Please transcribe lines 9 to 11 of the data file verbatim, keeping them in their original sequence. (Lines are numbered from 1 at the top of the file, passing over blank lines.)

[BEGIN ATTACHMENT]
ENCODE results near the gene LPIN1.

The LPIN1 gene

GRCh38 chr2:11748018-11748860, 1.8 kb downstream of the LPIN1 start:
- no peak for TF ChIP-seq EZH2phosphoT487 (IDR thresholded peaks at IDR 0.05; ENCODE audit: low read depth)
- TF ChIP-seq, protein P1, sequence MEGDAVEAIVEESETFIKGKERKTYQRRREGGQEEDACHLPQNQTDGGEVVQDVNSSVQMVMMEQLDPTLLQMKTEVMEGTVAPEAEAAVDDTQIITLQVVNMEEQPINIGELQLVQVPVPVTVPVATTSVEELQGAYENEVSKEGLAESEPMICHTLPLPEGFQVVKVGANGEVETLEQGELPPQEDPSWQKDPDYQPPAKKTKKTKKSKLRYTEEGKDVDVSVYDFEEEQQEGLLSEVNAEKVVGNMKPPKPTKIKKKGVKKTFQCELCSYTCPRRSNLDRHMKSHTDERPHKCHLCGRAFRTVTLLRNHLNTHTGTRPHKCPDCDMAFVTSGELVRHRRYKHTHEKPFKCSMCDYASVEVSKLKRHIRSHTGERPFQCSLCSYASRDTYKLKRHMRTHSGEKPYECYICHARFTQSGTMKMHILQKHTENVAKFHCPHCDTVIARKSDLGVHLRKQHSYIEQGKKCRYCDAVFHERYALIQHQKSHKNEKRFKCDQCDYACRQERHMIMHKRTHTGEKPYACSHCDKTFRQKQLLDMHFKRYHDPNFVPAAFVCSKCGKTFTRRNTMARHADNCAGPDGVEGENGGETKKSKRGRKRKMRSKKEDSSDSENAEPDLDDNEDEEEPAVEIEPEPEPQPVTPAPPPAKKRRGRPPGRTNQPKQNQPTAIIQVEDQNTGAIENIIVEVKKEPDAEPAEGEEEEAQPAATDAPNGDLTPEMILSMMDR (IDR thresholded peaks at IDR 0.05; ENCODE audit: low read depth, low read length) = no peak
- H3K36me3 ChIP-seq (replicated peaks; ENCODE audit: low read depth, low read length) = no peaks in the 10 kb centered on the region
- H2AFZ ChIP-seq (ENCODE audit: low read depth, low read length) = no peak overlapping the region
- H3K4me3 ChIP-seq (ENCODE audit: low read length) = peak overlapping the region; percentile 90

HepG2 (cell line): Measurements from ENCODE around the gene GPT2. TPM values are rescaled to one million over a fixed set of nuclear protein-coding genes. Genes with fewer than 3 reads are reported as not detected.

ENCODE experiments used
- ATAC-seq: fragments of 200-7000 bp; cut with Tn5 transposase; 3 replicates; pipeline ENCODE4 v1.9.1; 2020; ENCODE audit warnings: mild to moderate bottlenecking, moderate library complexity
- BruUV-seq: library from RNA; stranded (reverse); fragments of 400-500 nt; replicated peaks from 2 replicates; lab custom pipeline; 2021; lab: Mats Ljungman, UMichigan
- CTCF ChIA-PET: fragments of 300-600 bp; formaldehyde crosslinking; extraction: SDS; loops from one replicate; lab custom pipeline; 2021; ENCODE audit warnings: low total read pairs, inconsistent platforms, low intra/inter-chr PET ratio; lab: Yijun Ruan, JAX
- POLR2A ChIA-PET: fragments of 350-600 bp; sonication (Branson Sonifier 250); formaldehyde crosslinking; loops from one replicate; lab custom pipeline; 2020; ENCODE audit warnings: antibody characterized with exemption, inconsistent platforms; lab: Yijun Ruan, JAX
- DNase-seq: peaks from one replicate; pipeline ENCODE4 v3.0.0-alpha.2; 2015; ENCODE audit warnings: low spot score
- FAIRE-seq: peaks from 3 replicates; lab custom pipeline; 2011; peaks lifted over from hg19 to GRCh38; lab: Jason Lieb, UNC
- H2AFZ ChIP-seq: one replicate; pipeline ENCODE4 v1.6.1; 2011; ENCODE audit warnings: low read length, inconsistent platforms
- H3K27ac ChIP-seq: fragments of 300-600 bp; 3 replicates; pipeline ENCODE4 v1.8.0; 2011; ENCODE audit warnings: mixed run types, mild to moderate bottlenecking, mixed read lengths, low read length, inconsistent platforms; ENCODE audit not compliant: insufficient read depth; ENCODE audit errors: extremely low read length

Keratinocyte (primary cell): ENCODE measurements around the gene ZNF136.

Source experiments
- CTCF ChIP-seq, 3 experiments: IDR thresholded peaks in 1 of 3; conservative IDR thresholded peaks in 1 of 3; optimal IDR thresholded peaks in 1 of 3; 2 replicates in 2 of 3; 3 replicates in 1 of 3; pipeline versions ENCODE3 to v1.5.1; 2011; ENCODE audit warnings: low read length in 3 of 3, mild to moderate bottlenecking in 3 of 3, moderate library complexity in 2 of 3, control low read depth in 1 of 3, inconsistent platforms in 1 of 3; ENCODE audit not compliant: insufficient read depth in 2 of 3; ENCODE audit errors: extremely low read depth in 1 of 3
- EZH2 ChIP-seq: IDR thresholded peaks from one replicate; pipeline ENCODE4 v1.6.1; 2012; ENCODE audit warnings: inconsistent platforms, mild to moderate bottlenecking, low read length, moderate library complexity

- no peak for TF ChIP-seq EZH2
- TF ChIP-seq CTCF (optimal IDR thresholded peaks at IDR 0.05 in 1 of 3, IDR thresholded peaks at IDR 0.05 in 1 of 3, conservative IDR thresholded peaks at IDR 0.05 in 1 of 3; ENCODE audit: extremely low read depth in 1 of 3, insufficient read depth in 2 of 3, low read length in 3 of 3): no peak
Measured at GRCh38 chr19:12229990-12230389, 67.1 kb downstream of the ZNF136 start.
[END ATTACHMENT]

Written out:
HepG2 (cell line): Measurements from ENCODE around the gene GPT2. TPM values are rescaled to one million over a fixed set of nuclear protein-coding genes. Genes with fewer than 3 reads are reported as not detected.

ENCODE experiments used
- ATAC-seq: fragments of 200-7000 bp; cut with Tn5 transposase; 3 replicates; pipeline ENCODE4 v1.9.1; 2020; ENCODE audit warnings: mild to moderate bottlenecking, moderate library complexity